Meander Valley’s Kooparoona Niara Culture Trail was a finalist in the 2018 Tasmanian Local Government Awards for larger councils.
The trail was one of the top three projects, with mayor Craig Perkins saying it was one of the best community projects he has been involved in during his time on council.
“It became a good reminder that the Aboriginal culture and community was built around the Meander River and Deloraine,” he said.
The walking track is designed to showcase Tasmanian Aboriginal culture through mosaics and sculptures.
The unique mix of handcrafted pavers, rock art and native gardens was created with the community in mind.
“The trail, which we opened late last year, was a partnership between the Aboriginal community, the council and Colony 47, and other members of the Deloraine community,” Cr Perkins said.
“To me, it became such a really good type of community development project. It’s an example of how to bring different people in the community to construct something, something that will have a lasting legacy and good community engagement.”
The trail took about 18 months to finish once discussions started and approval sought. It was officially opened in December 2017.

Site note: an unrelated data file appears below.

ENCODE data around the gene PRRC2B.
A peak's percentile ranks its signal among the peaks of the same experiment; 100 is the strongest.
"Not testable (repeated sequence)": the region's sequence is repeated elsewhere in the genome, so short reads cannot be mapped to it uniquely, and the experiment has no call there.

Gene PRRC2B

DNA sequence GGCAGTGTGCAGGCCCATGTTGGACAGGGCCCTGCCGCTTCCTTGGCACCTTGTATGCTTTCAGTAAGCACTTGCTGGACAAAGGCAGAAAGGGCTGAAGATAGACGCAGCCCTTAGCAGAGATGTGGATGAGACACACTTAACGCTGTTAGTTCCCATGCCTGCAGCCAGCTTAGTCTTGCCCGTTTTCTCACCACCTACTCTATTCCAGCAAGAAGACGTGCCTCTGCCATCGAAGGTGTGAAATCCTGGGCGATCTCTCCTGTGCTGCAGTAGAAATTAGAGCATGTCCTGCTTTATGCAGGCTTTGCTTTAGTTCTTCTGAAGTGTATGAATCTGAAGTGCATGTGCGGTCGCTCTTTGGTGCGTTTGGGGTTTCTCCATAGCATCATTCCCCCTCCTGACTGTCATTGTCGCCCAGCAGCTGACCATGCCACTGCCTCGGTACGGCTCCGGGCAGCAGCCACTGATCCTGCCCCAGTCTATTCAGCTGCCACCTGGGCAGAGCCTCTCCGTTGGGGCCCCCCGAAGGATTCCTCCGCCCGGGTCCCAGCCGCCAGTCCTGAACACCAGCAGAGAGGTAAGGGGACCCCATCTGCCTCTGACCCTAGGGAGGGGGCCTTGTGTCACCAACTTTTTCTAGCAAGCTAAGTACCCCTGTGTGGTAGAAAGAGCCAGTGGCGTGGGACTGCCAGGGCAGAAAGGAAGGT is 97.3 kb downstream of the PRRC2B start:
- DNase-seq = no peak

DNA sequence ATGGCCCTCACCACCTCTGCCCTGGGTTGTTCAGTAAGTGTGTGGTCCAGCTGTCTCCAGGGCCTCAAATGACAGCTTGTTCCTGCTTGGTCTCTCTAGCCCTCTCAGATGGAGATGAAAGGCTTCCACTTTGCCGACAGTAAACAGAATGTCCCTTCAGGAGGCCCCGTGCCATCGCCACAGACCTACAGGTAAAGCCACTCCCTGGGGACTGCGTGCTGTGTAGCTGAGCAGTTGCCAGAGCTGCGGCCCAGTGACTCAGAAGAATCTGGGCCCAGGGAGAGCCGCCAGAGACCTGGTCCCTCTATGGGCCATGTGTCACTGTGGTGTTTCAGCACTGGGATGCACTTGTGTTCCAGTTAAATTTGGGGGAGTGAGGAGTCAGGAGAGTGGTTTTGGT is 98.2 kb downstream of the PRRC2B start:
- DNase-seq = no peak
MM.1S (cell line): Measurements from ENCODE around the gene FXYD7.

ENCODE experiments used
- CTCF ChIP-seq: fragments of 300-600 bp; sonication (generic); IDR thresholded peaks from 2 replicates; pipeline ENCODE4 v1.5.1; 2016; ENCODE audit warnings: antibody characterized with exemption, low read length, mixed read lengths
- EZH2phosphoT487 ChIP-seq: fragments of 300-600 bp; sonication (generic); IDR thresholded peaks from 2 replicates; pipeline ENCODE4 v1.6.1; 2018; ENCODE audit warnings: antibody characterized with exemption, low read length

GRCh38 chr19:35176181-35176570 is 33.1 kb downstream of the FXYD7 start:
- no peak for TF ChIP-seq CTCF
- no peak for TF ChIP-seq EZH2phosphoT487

“I suggested we should enter it in to the Local Government Awards because of the community engagement and its benefits,” Cr Perkins said.
“It was a way of recognising everyone’s role and showing that they had produced something of value and they should be proud of those efforts.
“Getting through to the final three just proves the efforts that everyone made.”
Cr Perkins said Brighton Council took home the top prize, with a project based around information technology.
“Didn’t quite win the gong, but it still sits in my mind one of the best community projects I’ve been involved in,” he said.
The trail now allows the community to host one of the biggest NAIDOC Week celebrations in the state.
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